Filling safety need, Swearinger finds match with Redskins
When D.J. Swearinger and fellow Arizona Cardinals safety Tony Jefferson watched film or broke down rosters last season, they did so with the understanding that they would likely join one of those other teams as free agents soon enough.
The Redskins, with their ongoing problems at safety, stood out.
“Watching it on film we was like, ‘Bro, one of us is going to Washington for sure’,” Swearinger said.
“Just from watching it from where we were in Arizona, just seeing how we played ball at safety, we just could tell they needed help at safety,” Swearinger said. “Whether it was a missed tackle or a guy not making a play on the ball.”
Swearinger was right, and Washington signed him this offseason. (Jefferson went to nearby Baltimore.) After inconsistencies of his own for his first three years in the league, Swearinger parlayed a career year in interceptions (three), passes defended (eight), sacks (two) and solo tackles (56) last season into a new deal.
“I felt I was able to finally get my fair opportunity [in Arizona],” Swearinger said. “Ever since I left Houston, you know, I never got the fair opportunity to play right away or to even get on the field and do what I’m capable of doing.”
Houston drafted Swearinger in the second round of the 2013 draft but cut him after two years, reportedly in part because Swearinger didn’t want to play special teams. Swearinger made a couple of headlines off the field in Houston, most notably when his dog bit Jadeveon Clowney and when he was accused of stealing his own truck from a dealership without paying for customization work.
Swearinger went to Tampa, where he was cut in November of the 2015 season, then wound up in Arizona, where he was signed to the Cardinals practice squad but was soon promoted to the active roster where he remained for his breakout year in 2016.
Swearinger mostly felt confident entering free agency, in part because he’d been able to showcase himself playing in the deep middle part of the field, where he’s happiest, in Arizona. The Texans had mostly played him at strong safety. He still worried, though, that parts of his reputation could turn teams off of him.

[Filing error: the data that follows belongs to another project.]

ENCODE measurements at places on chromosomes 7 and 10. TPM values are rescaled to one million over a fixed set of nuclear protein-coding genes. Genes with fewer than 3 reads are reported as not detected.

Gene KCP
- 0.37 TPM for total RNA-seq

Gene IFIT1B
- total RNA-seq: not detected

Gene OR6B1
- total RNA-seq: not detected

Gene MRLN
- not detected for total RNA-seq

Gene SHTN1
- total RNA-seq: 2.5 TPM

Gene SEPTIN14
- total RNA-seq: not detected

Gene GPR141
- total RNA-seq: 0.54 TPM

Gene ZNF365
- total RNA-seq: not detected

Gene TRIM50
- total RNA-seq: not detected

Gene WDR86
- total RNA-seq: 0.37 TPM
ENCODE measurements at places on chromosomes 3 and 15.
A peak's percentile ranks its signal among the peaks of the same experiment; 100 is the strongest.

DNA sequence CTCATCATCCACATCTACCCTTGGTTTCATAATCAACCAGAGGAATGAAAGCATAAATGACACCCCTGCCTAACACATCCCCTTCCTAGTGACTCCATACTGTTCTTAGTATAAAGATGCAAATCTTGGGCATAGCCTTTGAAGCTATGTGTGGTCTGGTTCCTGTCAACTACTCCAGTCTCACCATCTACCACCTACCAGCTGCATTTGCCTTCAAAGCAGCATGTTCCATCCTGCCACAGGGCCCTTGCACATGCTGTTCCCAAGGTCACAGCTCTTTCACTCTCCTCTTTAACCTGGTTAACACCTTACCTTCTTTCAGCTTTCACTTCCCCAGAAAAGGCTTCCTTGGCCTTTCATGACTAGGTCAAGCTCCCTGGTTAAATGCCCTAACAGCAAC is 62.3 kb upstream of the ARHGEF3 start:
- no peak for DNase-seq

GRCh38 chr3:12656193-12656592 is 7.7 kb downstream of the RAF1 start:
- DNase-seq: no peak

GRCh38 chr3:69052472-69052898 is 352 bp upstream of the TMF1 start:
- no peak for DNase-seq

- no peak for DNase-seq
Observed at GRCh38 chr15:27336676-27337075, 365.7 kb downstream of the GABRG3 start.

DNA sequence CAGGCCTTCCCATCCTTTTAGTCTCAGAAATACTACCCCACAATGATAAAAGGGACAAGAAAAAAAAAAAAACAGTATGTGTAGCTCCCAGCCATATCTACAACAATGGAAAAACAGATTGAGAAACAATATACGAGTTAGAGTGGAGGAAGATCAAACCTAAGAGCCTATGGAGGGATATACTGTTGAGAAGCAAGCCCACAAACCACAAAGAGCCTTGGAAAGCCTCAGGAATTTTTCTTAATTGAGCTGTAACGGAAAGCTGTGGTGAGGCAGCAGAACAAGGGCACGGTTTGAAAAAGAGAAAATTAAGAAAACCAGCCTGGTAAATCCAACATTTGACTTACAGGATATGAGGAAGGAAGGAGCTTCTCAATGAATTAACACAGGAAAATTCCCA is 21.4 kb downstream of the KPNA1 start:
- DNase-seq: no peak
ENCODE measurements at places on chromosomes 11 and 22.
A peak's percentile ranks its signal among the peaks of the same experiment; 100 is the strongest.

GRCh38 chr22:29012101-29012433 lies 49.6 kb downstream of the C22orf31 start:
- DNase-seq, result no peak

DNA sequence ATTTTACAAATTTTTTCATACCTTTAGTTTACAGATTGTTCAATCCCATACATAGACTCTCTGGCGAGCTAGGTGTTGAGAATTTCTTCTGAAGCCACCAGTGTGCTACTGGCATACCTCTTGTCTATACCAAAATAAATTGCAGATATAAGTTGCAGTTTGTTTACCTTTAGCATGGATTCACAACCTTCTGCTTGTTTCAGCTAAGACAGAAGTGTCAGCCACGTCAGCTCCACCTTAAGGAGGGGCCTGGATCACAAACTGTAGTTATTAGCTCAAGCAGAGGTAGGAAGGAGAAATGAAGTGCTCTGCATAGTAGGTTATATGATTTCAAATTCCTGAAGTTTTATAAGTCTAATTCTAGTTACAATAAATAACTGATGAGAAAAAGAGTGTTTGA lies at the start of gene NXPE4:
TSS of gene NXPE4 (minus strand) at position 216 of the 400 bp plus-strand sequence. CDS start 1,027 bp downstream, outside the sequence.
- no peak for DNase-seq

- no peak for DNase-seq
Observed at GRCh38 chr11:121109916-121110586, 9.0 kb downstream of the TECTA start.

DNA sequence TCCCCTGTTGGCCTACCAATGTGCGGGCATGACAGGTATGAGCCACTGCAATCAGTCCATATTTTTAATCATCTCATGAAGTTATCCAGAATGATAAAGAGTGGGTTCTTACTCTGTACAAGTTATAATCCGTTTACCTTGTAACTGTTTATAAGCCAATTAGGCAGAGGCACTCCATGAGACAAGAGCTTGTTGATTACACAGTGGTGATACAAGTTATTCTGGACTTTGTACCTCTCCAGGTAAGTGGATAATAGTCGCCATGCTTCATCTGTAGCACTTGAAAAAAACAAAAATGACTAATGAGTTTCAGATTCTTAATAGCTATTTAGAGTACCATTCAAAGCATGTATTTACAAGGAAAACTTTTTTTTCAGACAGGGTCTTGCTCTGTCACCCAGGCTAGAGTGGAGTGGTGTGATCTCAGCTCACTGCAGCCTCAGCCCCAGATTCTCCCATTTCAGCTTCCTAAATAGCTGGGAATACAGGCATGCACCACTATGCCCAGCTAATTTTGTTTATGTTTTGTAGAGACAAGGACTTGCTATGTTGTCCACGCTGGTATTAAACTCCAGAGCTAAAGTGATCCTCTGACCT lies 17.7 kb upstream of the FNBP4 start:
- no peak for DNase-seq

“Previous teams labeled me a bad guy, a character-issue guy and I think that harmed me a little bit,” Swearinger said. “Some coaches, you know, were scared to take chances here or there but I think everything happens for a reason.”
The Redskins do have an out from Swearinger’s contract, which should pay him an annual average of $4.5 million over the next three years. The team could release Swearinger with a post-June 1 designation after the season and save $3 million against the salary cap. But their experience with Swearinger thus far does not indicate that they would want to use it.
“D.J. has been great,” said coach Jay Gruden. “He’s been to every meeting, every practice and practices hard. He’s got a great attitude for the position. You can tell he’s got a mindset to play safety.
“I think you’re going to see more of D.J. Swearinger when the pads come on and he’s tackling more so than you are now. But I think he’s been great. I have no questions about his character.”
Swearinger has been the Redskins starting free safety through spring workouts and minicamp, with Su’a Cravens at strong safety. As Cravens makes the switch over from linebacker, Swearinger has offered instruction and advice.
One week, during organized team activities, tight end Vernon Davis got behind Cravens and burned him for a touchdown during an 11-on-11 drill. Swearinger was quick to Cravens’ side, gesturing enthusiastically as he explained to Cravens how to tell when he needs to get more depth.
A week later, during minicamp, Kirk Cousins targeted Davis with similar throw. Cravens had the right depth, broke up the pass, and Swearinger romped to his side, shouting praise with enthusiasm.
“D.J. is a leader,” said secondary coach Torrian Gray. “He’s intense. He’s the one who kind of gets the group together and kind of says a lot of things to get us going and brings that juice and brings that attitude, so it’s been great having D.J.”
New Washington Redskins free safety D.J. Swearinger will make $4.5 million a year over the next three years.